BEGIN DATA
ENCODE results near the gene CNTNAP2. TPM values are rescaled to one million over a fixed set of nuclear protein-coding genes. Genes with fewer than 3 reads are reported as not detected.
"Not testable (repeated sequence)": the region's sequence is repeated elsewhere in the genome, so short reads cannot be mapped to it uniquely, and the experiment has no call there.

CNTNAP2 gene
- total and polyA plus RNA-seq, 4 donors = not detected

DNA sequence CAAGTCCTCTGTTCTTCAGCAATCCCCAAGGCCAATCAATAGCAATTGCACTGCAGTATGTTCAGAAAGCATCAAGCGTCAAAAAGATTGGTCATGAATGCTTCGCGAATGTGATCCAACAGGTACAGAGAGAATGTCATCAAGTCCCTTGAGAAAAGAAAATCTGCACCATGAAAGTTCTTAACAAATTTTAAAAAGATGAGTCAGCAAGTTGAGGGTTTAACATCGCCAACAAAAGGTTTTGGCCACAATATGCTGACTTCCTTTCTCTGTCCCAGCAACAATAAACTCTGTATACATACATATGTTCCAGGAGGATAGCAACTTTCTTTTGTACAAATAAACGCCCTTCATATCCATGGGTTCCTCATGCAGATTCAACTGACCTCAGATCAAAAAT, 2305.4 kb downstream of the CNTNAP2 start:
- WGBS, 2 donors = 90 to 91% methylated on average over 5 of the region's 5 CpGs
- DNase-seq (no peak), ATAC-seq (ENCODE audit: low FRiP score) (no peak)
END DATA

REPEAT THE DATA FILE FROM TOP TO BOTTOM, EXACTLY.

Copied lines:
ENCODE results near the gene CNTNAP2. TPM values are rescaled to one million over a fixed set of nuclear protein-coding genes. Genes with fewer than 3 reads are reported as not detected.
"Not testable (repeated sequence)": the region's sequence is repeated elsewhere in the genome, so short reads cannot be mapped to it uniquely, and the experiment has no call there.

CNTNAP2 gene
- total and polyA plus RNA-seq, 4 donors = not detected

DNA sequence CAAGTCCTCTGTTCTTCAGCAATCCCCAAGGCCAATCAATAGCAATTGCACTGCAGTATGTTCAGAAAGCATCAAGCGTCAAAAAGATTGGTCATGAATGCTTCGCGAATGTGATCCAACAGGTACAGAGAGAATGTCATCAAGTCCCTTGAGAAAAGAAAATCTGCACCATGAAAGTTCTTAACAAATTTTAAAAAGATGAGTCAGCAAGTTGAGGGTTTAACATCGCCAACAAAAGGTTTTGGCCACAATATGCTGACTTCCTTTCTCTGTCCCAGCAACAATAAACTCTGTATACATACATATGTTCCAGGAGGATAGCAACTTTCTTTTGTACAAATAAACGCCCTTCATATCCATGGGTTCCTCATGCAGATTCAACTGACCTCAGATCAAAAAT, 2305.4 kb downstream of the CNTNAP2 start:
- WGBS, 2 donors = 90 to 91% methylated on average over 5 of the region's 5 CpGs
- DNase-seq (no peak), ATAC-seq (ENCODE audit: low FRiP score) (no peak)